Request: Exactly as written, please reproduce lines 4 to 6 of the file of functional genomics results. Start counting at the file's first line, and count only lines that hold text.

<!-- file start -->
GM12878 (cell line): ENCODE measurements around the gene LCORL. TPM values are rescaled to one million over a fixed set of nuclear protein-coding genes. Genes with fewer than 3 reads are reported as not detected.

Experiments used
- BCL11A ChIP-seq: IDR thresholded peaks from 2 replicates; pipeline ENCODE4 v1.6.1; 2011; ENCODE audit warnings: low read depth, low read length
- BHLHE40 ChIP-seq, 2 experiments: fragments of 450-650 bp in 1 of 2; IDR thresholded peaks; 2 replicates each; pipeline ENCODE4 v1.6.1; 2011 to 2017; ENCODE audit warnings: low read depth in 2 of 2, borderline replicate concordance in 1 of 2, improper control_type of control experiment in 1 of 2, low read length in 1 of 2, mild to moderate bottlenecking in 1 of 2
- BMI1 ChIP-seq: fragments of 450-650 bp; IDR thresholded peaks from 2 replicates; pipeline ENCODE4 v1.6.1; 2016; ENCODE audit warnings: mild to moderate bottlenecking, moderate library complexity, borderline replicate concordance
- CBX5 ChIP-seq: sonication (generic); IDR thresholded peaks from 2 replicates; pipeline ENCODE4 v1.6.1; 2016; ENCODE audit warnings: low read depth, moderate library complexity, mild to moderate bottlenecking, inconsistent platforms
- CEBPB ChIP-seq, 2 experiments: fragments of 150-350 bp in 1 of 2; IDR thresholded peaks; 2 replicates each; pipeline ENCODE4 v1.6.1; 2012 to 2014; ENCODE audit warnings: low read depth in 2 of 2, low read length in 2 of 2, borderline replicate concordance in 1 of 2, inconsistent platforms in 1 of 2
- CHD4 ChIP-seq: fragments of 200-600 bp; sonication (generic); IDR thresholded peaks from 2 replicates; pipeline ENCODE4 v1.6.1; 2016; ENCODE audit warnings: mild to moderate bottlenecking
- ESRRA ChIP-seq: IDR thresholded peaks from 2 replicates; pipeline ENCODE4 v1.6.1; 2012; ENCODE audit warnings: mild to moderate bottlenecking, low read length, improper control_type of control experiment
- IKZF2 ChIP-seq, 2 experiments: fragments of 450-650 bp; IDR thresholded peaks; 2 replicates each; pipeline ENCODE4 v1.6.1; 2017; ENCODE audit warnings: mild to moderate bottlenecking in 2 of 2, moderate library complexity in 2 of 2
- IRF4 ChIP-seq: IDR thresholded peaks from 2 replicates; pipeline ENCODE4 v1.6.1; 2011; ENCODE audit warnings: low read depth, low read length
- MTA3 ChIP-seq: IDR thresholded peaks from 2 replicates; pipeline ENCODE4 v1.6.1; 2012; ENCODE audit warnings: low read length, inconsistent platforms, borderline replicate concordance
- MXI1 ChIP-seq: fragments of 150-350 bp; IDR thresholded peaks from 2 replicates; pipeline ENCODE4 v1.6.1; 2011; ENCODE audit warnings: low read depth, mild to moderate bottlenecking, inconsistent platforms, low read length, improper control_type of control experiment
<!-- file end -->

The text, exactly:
- BHLHE40 ChIP-seq, 2 experiments: fragments of 450-650 bp in 1 of 2; IDR thresholded peaks; 2 replicates each; pipeline ENCODE4 v1.6.1; 2011 to 2017; ENCODE audit warnings: low read depth in 2 of 2, borderline replicate concordance in 1 of 2, improper control_type of control experiment in 1 of 2, low read length in 1 of 2, mild to moderate bottlenecking in 1 of 2
- BMI1 ChIP-seq: fragments of 450-650 bp; IDR thresholded peaks from 2 replicates; pipeline ENCODE4 v1.6.1; 2016; ENCODE audit warnings: mild to moderate bottlenecking, moderate library complexity, borderline replicate concordance
- CBX5 ChIP-seq: sonication (generic); IDR thresholded peaks from 2 replicates; pipeline ENCODE4 v1.6.1; 2016; ENCODE audit warnings: low read depth, moderate library complexity, mild to moderate bottlenecking, inconsistent platforms